(from There Is A Country: New Fiction from the New Nation of South Sudan)
The half moon was sinking slowly behind the dark rain clouds. The dreamy shadows melted into the dark corners around the compound like a blanket had been spread over them earlier. In one corner of the compound, four tiny lights were shining. They moved. Black cats.
I stood at the door to my hut. The night was still early, but the town had already gone to sleep. There was no public electricity and the few privately owned diesel generators in the neighbourhood had gone silent. It was very quiet. The children who had been singing in the compound next door had retreated to their homes. The night had come. I knew they would come for me one day. And when they do that night, I would be ready for them. “They” and “them” have no faces, but I had a fair idea who they were.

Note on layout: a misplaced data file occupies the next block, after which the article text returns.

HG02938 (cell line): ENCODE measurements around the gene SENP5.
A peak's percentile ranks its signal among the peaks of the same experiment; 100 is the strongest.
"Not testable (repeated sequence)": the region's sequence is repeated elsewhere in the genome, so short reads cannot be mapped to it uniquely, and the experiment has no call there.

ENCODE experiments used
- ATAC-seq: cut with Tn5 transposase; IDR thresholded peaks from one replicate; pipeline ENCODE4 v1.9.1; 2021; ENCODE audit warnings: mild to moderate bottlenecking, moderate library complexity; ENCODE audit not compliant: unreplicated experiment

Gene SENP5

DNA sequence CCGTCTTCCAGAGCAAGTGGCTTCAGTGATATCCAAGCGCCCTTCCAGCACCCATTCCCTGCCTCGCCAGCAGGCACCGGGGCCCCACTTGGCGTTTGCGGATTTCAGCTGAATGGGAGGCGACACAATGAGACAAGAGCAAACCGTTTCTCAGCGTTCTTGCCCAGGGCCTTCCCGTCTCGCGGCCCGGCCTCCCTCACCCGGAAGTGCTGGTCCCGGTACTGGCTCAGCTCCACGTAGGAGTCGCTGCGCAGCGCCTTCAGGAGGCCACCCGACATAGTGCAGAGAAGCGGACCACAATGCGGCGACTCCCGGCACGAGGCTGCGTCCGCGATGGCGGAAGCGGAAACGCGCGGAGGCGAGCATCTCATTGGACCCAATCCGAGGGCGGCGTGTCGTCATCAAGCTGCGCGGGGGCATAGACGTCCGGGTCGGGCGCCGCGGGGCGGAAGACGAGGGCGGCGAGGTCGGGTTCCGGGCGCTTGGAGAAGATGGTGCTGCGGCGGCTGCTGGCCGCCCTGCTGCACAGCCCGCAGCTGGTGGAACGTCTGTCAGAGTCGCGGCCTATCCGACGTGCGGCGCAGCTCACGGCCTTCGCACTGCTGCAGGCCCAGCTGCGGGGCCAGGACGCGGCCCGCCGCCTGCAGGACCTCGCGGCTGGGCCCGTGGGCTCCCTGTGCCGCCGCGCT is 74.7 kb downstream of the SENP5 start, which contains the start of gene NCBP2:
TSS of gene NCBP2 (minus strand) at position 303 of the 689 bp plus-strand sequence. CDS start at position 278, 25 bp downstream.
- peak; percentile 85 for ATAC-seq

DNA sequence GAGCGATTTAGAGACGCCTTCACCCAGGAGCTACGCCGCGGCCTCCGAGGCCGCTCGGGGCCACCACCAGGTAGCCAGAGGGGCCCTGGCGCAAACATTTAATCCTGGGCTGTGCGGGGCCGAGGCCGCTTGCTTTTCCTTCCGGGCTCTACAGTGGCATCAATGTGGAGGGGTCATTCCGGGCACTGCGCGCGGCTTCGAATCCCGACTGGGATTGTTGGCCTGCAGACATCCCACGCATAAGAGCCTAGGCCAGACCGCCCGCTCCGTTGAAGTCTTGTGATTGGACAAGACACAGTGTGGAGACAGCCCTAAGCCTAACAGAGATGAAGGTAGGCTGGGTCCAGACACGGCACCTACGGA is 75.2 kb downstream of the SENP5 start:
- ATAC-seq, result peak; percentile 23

Juba 1991. It was a bad time for the citizens of the besieged town. The civil war had come to Juba for the first time. The town had been shelled several times. Citizens could hear the rumblings of heavy guns and fighting outside town. Casualties were being brought in as the army were witnessing heavy loses in battles. They had become jittery. And nobody knew the casualties on the rebel side.
This anthology came with the latest McSweeney’s, and it’s a damn cool idea. It’s not often you get to read the work of authors from a fledgling nation just now building its identity, and this first story from the collection is a strong one. Where What is the What — a book I cannot recommend enough — put the marauding muralhaleen (I think I have that right) in concrete terms, this swiftly moving story keeps the reader very much in the dark. All we know is that they’re fast, brutal and nocturnal predators. Frightening stuff.
(You can read this story here, but it’s pretty ugly compared to the anthology.)